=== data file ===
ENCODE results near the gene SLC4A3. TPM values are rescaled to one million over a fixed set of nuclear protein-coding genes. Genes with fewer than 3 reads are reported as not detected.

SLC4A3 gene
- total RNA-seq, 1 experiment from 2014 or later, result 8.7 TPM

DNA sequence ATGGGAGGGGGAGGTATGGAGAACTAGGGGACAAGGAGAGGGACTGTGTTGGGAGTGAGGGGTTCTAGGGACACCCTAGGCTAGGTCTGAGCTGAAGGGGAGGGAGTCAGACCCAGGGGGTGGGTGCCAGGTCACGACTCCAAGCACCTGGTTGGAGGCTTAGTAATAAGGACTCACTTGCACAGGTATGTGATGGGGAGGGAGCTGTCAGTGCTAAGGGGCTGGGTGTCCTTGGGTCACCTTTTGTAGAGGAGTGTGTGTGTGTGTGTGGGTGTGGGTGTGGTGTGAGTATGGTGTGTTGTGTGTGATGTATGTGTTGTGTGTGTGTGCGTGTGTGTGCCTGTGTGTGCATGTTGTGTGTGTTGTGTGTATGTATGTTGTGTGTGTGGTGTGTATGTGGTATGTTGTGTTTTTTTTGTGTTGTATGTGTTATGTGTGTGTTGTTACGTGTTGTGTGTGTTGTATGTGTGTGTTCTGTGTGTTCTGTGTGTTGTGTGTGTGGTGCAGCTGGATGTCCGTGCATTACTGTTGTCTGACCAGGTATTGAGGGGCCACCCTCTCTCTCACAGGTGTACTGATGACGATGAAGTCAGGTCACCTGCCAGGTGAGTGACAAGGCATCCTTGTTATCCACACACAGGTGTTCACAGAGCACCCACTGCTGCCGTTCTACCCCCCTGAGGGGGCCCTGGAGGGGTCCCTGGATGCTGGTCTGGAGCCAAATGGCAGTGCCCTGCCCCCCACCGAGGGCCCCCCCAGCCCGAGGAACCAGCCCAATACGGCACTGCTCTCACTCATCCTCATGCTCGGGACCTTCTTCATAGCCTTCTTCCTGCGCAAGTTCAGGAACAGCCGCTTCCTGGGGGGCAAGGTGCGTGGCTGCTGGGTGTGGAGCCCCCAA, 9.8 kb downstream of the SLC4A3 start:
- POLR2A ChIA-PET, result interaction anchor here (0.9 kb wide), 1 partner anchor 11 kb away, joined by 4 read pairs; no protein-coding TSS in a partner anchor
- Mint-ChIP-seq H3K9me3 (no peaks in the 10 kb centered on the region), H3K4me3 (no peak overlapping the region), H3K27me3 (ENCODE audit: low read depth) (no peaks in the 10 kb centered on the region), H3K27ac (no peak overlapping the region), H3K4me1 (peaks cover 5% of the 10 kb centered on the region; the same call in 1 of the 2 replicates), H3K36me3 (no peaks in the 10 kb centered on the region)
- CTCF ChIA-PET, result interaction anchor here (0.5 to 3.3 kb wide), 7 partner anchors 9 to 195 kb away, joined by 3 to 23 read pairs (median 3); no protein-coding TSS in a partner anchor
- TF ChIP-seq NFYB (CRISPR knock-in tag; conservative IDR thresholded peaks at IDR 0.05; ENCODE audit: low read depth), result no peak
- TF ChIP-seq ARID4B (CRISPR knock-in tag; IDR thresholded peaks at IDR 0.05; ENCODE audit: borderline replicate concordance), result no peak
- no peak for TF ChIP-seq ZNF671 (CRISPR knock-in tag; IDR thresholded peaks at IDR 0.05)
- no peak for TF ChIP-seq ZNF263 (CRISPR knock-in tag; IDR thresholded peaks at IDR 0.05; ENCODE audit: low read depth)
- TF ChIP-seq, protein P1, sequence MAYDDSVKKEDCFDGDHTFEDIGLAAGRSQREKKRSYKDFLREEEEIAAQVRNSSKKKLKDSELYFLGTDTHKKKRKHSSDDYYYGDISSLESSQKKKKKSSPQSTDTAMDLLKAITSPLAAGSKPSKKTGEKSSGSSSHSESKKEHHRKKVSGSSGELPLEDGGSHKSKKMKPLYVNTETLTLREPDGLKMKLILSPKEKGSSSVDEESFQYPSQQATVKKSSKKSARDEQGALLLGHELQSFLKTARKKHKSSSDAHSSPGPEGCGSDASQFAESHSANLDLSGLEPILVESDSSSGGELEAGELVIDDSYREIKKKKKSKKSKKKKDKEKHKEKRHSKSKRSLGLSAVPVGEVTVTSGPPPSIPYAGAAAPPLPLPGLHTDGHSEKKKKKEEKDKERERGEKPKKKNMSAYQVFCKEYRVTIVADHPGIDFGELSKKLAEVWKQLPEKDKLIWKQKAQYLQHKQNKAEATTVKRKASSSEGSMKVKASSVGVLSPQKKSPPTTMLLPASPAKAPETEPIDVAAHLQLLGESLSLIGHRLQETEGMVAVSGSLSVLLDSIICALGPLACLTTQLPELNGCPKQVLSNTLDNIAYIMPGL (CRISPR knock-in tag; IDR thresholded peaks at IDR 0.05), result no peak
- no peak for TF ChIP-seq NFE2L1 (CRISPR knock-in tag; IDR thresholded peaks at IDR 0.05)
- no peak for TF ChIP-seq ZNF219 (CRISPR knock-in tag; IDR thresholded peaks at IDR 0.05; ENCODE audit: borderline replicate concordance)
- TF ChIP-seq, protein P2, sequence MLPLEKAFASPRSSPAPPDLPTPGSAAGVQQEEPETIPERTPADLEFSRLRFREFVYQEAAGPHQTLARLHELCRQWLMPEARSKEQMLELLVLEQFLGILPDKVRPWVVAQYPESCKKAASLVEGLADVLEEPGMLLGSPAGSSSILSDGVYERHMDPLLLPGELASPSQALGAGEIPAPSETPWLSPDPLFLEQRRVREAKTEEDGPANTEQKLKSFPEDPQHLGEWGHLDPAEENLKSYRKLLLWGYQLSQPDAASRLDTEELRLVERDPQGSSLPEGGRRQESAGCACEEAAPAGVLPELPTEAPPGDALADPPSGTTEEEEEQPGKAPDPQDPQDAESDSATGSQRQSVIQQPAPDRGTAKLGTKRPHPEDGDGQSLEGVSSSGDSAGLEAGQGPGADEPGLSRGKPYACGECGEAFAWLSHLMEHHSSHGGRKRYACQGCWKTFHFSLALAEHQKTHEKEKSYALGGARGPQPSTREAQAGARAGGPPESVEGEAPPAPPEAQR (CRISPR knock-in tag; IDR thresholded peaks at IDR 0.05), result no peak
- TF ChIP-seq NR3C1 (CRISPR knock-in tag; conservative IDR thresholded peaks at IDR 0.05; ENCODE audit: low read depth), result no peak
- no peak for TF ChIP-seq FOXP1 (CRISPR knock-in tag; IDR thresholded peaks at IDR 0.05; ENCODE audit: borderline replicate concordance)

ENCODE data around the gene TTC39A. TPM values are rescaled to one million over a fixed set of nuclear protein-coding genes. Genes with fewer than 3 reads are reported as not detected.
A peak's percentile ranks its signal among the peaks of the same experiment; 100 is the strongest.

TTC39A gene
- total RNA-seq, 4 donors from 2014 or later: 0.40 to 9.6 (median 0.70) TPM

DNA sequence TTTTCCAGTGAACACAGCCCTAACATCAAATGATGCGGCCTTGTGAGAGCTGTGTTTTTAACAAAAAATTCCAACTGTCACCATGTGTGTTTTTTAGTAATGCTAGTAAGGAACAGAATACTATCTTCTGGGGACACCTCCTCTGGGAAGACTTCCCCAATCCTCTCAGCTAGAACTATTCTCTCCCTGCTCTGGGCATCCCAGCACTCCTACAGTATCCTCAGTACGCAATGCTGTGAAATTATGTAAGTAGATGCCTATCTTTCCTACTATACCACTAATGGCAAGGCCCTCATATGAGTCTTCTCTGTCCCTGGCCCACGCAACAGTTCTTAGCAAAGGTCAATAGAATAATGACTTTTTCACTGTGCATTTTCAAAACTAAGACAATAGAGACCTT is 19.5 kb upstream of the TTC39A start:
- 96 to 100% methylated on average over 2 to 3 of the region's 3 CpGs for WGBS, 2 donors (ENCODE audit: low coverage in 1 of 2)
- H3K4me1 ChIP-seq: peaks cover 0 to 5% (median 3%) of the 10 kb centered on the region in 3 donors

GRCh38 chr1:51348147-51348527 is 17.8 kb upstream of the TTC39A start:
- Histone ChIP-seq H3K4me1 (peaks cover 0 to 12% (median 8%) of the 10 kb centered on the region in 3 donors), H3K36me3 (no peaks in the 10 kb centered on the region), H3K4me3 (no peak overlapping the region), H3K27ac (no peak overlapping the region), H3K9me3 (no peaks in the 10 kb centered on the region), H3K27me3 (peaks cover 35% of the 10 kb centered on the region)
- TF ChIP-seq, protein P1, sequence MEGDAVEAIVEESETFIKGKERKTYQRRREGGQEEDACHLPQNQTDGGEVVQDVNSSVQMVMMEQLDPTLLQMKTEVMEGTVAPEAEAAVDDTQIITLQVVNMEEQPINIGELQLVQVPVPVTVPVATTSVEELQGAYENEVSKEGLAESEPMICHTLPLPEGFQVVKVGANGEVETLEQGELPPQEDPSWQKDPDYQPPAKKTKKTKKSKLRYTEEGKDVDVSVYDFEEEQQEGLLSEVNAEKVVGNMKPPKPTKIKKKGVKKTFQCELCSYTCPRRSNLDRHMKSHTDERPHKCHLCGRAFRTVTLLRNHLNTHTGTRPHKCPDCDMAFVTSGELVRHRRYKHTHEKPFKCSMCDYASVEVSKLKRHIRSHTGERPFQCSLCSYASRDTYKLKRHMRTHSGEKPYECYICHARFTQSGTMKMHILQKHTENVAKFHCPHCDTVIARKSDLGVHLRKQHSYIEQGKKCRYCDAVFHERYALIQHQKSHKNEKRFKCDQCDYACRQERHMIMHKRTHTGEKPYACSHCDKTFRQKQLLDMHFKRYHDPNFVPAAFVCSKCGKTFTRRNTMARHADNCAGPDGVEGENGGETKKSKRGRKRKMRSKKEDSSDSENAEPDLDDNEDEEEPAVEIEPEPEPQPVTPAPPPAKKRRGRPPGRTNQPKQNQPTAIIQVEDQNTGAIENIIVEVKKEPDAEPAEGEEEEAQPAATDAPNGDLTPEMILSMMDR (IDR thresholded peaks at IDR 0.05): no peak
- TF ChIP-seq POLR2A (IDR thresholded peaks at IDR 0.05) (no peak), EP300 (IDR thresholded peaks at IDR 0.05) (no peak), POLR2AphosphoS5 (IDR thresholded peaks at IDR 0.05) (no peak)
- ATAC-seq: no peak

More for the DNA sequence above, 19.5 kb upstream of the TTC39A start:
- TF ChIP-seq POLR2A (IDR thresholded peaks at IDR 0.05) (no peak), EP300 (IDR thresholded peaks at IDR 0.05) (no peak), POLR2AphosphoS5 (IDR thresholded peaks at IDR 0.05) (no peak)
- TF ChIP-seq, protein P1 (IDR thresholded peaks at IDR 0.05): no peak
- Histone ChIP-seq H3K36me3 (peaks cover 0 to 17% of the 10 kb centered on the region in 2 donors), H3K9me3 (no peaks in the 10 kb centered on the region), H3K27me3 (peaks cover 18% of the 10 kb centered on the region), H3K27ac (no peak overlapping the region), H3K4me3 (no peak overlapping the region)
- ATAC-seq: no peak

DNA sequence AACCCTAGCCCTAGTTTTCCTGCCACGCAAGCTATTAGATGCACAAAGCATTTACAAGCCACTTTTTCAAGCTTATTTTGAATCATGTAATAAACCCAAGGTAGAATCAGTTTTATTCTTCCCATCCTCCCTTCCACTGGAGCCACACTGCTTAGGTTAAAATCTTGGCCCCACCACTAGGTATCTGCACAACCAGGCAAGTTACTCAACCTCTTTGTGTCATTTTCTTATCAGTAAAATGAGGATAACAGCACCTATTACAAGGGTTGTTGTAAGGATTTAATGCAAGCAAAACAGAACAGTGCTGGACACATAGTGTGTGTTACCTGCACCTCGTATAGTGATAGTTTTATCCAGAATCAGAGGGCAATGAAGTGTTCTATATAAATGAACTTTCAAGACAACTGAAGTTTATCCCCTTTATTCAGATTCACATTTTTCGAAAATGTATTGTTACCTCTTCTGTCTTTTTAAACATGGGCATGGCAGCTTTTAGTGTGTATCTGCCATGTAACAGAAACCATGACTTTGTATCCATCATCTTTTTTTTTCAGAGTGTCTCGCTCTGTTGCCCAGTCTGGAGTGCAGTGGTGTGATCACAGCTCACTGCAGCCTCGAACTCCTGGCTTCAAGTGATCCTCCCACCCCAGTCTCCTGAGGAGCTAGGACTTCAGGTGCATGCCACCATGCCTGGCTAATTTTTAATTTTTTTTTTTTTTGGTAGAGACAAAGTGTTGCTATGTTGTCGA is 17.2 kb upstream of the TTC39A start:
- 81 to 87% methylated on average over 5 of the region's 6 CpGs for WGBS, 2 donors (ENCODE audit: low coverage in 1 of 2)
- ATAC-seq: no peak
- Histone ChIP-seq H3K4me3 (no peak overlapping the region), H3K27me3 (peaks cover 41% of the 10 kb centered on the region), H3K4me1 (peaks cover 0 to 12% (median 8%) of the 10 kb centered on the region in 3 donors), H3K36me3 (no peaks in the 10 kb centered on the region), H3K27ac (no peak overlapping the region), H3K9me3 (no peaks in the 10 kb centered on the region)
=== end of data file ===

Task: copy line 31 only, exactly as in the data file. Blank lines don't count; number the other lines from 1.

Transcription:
- TF ChIP-seq POLR2A (IDR thresholded peaks at IDR 0.05) (no peak), EP300 (IDR thresholded peaks at IDR 0.05) (no peak), POLR2AphosphoS5 (IDR thresholded peaks at IDR 0.05) (no peak)